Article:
Kpegah Packs Bag And Baggage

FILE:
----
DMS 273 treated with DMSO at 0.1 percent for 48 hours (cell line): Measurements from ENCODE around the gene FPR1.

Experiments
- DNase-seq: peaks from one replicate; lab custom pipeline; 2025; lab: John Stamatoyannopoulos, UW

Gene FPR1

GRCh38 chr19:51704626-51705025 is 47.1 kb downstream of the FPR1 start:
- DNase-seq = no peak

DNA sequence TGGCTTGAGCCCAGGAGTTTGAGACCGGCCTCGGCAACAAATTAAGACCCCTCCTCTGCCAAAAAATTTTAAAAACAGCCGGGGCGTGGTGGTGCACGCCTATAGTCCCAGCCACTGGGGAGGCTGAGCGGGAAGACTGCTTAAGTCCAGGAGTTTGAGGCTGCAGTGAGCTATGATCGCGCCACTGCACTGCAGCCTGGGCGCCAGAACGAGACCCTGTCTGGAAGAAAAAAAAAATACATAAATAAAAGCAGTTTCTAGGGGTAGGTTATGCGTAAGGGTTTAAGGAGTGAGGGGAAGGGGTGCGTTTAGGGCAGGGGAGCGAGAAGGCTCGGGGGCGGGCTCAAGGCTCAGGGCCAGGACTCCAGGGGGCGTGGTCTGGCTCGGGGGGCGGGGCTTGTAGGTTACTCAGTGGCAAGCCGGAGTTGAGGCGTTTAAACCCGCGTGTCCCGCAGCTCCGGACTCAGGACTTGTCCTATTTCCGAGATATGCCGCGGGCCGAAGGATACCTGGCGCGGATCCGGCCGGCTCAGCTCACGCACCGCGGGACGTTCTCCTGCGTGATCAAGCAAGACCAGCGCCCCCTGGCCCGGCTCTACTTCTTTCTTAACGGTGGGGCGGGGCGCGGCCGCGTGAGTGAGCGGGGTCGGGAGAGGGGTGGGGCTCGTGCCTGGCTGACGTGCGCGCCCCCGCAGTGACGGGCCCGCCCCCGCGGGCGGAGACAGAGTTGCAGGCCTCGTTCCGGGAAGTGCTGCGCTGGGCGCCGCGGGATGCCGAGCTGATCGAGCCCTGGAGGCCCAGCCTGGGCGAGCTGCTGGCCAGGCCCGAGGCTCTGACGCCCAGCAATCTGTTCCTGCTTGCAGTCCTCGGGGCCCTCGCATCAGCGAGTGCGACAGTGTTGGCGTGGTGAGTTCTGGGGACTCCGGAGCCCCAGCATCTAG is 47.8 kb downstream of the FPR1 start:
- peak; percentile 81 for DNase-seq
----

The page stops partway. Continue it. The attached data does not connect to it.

After refusing to quit his government office six months after resigning from the Supreme Court, Justice Francis Worlanyo Kpegah, has finally thrown in the towel. He has now packed bag and baggage and left the Supreme Court building where his office is located. Information picked up by this reporter indicates that Justice Kpegah handed over the keys to his office to the Judicial Secretary on Monday June 22, this year, three days after The Chronicle had exposed that he was still occupying his office, though he had handed over his resignation letter to then President Kufuor, six months ago. The Director of Communications for the Judicial Service, Mr. Kwapong, confirmed the story. According to him, Kpegah handed over keys to his office and bid farewell to all the staff on Monday June 22. Justice Kpegah tendered in his resignation on December 4th 2008, which was accepted the following day by the office of the President, but he failed to vacate his office. In a suit he filed at the court, against the Kufuor government, a few days before he left office, he accused it of imposing a culture of fear in the people of Ghana through its cronies in the electronic and print media, especially the 'Coffee Shop Mafia”. When The Chronicle contacted the judicial secretary, Alex B. Opoku Acheampong about two weeks ago to ascertain why the former judge was still using his office and official secretary, he said Kpegah was probably relying on portions of the constitution. Justice Kpegah might be relying on article 145 (4) of the Constitution which states “Notwithstanding that he has attained the age at which he is required by this article to vacate his office, a person holding office as a Justice of a Superior Court or Chairman of a Regional Tribunal may continue in office for a period not exceeding six months after attaining that age, as may be necessary to enable him to deliver judgment or do any other thing in relation to proceedings that were commenced before him, previous to his attaining that age” “We think his presence here might be due to this provision, and since he resigned he has not been involved in any court room work, but he may be writing his judgments,” he reiterated. He continued that judges who would want to take advantage of the six months stay after their retirement, would have to write to the Chief Justice for permission, but in the case of Kpegah, as far as the records show, he has not formally applied. When asked whether Justice Kpegah qualifies under the above provision to extend his stay in office, he said “This involves people who have retired, but in his case he resigned with immediate effect.” “Well, that is a question very difficult to answer, but the provision is there, however, I haven’t seen the application, the records do not show that he has formally applied, may be that is what he is relying on,” he indicated. When asked why he has not questioned the grounds for his stay in office, he said “he has to write to the Chief Justice not me, the Chief Justice would have informed me if he had the letter.”